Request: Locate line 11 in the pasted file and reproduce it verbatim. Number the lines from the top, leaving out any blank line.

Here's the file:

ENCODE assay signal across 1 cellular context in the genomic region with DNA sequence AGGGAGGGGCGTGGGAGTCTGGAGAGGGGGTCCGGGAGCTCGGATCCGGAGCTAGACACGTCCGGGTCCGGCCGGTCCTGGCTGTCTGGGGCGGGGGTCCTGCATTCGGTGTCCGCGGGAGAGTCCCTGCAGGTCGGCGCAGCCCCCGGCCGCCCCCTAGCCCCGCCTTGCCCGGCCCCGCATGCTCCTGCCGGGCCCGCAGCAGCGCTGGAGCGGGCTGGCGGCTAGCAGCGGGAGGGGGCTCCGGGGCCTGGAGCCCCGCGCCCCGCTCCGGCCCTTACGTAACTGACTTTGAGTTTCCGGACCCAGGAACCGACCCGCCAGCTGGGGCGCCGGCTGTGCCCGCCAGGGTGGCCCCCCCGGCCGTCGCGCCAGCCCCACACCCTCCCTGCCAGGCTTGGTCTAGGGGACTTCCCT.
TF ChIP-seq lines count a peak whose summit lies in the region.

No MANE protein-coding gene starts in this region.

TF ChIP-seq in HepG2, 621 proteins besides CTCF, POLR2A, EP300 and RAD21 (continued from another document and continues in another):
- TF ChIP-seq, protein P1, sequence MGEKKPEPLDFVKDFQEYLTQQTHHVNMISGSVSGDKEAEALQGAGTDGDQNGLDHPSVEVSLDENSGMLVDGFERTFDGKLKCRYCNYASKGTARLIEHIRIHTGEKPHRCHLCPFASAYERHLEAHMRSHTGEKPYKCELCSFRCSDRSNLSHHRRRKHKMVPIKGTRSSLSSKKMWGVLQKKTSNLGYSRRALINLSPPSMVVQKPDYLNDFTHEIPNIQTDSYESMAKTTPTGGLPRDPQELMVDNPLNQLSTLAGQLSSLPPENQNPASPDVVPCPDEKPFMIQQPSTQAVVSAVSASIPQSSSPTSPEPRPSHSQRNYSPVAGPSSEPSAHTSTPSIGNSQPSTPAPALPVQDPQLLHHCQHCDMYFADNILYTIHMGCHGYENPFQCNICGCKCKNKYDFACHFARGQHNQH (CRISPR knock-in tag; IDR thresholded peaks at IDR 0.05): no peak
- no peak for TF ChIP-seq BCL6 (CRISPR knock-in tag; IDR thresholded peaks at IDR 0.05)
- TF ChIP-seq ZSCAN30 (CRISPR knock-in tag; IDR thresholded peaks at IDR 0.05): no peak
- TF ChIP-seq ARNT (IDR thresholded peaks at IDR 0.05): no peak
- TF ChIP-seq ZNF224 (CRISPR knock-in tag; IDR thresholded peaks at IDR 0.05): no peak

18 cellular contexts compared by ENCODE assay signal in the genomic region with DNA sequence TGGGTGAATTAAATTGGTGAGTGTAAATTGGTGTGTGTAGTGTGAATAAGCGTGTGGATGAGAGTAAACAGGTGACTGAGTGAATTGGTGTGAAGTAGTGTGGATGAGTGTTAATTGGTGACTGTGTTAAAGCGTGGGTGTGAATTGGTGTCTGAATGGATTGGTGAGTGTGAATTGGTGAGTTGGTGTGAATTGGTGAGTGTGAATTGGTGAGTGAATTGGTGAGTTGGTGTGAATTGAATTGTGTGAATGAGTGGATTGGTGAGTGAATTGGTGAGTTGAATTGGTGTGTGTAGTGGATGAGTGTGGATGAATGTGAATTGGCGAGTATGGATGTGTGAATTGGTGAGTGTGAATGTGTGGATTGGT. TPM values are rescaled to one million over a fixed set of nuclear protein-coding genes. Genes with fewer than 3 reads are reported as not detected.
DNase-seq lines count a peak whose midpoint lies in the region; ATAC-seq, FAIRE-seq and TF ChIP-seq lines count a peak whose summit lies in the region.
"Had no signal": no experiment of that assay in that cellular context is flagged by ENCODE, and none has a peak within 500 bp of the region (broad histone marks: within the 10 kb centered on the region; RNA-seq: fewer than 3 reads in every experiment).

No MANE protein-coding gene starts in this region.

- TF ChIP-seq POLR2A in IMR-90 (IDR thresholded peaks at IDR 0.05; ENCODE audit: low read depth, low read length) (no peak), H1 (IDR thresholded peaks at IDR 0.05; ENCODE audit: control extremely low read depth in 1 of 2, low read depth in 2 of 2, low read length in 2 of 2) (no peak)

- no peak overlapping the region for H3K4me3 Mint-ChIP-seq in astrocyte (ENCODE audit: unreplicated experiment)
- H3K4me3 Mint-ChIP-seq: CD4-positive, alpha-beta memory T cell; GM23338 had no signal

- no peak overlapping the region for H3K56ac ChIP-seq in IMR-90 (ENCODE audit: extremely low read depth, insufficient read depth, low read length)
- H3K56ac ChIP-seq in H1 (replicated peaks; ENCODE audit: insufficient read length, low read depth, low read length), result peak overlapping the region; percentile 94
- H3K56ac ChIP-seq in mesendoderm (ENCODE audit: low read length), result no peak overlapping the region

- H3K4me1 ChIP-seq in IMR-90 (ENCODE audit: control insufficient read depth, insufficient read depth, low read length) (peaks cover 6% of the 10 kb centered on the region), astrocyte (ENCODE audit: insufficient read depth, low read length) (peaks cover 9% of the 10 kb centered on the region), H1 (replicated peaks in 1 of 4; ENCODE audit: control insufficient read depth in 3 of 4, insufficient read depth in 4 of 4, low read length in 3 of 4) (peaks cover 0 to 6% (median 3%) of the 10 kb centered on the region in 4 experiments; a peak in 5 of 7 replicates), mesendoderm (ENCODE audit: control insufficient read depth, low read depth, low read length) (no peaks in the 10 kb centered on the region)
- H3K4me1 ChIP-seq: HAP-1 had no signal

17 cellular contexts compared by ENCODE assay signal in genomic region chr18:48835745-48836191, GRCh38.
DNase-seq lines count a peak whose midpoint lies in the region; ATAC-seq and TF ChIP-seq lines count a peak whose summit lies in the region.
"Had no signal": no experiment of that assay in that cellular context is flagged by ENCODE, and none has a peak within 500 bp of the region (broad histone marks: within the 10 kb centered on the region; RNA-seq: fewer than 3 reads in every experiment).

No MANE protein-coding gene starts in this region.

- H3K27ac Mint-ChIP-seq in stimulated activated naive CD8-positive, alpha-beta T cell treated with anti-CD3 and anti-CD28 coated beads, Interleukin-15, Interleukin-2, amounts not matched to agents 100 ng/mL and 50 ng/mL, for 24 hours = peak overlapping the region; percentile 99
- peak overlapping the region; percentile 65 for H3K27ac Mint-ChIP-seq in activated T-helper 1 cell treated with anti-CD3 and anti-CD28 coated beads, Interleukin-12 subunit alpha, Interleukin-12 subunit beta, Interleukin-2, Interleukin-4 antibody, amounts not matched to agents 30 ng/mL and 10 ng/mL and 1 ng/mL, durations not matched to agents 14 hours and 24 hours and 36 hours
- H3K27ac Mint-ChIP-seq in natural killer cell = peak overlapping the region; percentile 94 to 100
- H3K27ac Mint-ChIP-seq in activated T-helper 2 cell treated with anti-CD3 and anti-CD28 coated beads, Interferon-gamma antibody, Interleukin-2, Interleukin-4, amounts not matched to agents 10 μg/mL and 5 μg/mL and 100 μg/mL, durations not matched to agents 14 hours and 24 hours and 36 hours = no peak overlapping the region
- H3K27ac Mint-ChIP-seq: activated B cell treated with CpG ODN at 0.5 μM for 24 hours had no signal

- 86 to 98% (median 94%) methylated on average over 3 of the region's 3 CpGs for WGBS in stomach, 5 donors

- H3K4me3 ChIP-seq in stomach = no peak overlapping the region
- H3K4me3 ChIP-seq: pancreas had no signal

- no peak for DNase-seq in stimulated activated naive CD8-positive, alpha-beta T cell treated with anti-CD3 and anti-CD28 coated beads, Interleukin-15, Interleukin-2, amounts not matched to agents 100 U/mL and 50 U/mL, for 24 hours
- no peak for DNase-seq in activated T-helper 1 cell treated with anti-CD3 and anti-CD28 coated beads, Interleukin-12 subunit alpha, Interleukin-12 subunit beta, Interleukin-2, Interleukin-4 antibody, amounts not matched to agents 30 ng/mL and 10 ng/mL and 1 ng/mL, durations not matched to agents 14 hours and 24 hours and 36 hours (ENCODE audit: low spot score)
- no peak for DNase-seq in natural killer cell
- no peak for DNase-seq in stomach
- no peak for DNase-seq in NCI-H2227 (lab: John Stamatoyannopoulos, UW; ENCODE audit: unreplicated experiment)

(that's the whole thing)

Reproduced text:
DNase-seq lines count a peak whose midpoint lies in the region; ATAC-seq, FAIRE-seq and TF ChIP-seq lines count a peak whose summit lies in the region.